Advancements in medical care has made it possible for many people who are ill or recovering from an injury or surgical procedure to recover in the comfort of their own home. In many cases, visiting nurses and other medical personnel handle care needs such as giving injections and changing wound dressings, while in some cases, the patient or family member may be the one responsible for handling these needs. Just like in a hospital setting, medical waste generated in the home must be carefully managed to prevent contamination or injury to the patient’s family members, as well as potential issues incurred by garbage collection and landfill workers who may come in contact with it during the disposal process.
What is Medical Waste?
According to the Medical Waste Tracking Act of 1988, medical waste consists of solid waste materials that result from the diagnosis or treatment of humans and animals, including immunizations of humans and animals involved in the testing or production of biological functions. Medical waste is commonly associated with the following sources:
- blood and items that have come into contact with blood, such as dressings, bandages, surgical gloves, instruments, medical sharps, hypodermic needles, discarded sutures and lancets
- bodily tissue, such as skin, scabs, bodily organs or body parts
- used swabs, trays and other items that may have come into contact with saliva or bodily fluids
- culture dishes, glassware, tubes, catheters and other items used in medical care procedures
How Should Medical Waste Be Handled in the Home Environment?
The disposal of medical waste generated in both medical care facilities and the home are regulated by the state in which you live. Although each state may have differing guidelines, many of the basic policies are similar, such as securely containing the waste and preventing it from coming in contact with other humans or animals. In rural areas, medical waste generated in the home may be able to be incinerated if no metals or glass is included and it is not prohibited by state or local ordinances.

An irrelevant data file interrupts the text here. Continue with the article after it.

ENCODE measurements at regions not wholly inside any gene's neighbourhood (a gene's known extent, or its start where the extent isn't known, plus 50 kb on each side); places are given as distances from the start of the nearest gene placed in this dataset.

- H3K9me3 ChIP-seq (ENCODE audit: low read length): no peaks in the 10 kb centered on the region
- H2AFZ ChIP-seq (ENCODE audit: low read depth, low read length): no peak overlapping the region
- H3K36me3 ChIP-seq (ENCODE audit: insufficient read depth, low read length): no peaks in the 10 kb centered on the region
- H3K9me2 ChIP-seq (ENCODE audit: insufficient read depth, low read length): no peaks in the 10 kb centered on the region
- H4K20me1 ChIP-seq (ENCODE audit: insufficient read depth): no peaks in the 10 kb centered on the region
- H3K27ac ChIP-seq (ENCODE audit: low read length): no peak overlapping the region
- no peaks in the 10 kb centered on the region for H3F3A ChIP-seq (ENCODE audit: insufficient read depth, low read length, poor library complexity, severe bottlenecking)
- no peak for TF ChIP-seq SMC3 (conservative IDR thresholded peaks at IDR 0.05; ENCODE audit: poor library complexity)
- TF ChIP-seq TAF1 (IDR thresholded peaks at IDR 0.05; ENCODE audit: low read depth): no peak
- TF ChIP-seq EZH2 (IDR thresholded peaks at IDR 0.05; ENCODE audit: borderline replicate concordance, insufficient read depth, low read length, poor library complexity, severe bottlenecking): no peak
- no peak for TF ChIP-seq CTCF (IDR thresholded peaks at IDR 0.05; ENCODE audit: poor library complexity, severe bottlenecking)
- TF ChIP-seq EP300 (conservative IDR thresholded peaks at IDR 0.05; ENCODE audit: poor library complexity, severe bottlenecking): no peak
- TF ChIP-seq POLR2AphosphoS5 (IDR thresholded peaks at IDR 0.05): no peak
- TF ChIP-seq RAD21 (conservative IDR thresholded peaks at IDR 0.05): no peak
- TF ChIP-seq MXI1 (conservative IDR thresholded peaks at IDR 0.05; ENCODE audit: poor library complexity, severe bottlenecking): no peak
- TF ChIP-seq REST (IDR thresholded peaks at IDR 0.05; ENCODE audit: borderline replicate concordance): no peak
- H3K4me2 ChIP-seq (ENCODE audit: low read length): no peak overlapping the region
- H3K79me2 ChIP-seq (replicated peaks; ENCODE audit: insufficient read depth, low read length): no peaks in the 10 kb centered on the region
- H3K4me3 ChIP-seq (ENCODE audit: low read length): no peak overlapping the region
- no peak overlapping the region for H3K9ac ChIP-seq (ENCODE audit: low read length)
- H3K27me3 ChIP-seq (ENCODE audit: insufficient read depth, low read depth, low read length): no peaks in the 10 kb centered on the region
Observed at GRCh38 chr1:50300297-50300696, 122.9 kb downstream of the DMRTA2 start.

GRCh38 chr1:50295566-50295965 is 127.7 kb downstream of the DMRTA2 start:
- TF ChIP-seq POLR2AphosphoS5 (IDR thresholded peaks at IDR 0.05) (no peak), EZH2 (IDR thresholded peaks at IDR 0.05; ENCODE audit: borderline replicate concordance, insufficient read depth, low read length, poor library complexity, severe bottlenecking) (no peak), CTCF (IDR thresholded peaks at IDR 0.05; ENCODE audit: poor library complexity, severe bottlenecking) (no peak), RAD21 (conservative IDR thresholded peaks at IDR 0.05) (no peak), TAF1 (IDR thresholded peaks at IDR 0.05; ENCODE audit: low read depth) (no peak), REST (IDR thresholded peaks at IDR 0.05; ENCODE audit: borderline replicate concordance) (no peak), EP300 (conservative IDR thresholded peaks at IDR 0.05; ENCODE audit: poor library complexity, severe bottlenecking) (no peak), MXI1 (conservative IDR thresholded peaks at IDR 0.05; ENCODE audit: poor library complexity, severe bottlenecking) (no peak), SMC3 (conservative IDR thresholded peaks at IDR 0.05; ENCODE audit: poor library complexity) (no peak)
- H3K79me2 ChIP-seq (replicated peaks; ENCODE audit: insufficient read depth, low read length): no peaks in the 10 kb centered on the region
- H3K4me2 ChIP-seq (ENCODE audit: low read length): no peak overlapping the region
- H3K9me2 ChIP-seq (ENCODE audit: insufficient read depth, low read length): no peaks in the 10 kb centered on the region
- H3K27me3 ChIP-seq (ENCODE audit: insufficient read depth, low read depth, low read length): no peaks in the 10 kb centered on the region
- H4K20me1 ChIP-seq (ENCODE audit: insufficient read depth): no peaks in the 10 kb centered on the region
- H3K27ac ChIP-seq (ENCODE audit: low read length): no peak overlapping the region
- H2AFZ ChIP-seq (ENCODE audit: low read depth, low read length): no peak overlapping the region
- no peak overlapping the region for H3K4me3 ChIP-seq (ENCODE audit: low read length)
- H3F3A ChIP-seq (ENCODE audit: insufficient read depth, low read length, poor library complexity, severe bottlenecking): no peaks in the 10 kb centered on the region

Medical waste that contains metal or glass, such as needles, lancets and medical instruments are not suitable for incineration. Instead, these items should be confined in a sturdy, covered container that will prevent them from coming into contact with anyone in the home, as well as sanitation workers after the waste is taken from the home. Your local waste removal company can help you locate suitable containers for home medical waste and offer you tips on using them safely.
If an unexpected medical issue prevents you from locating an approved medical waste container before the waste is generated, consider using a hard plastic bottle, such as a bleach bottle, or a rigid plastic box to safely hold sharp items, such as needles and lancets, until they can be disposed of properly.
Larger items that have been exposed to potentially infectious blood or bodily fluids should be places inside heavy trash bags and sealed securely. Make sure that you wear gloves and remain alert for sharp items when working with any type of medical waste. Store the filled bags in an area where they will not be accessible to pets who might tear into them and contact your garbage company or a local medical waste disposal facility for further instructions.
What Should You Do If Exposed to Medical Waste?
If you are exposed to medical waste through contact with your mucous membranes or an open sore or broken area of your skin, it is important that you take proper steps to alleviate your risk of becoming ill. Clean the area thoroughly with soap and water, apply a disinfectant and seek medical care immediately. Your doctor may advise you to take additional precautionary measures, such as vaccinations, testing and observation to ensure that you remain healthy.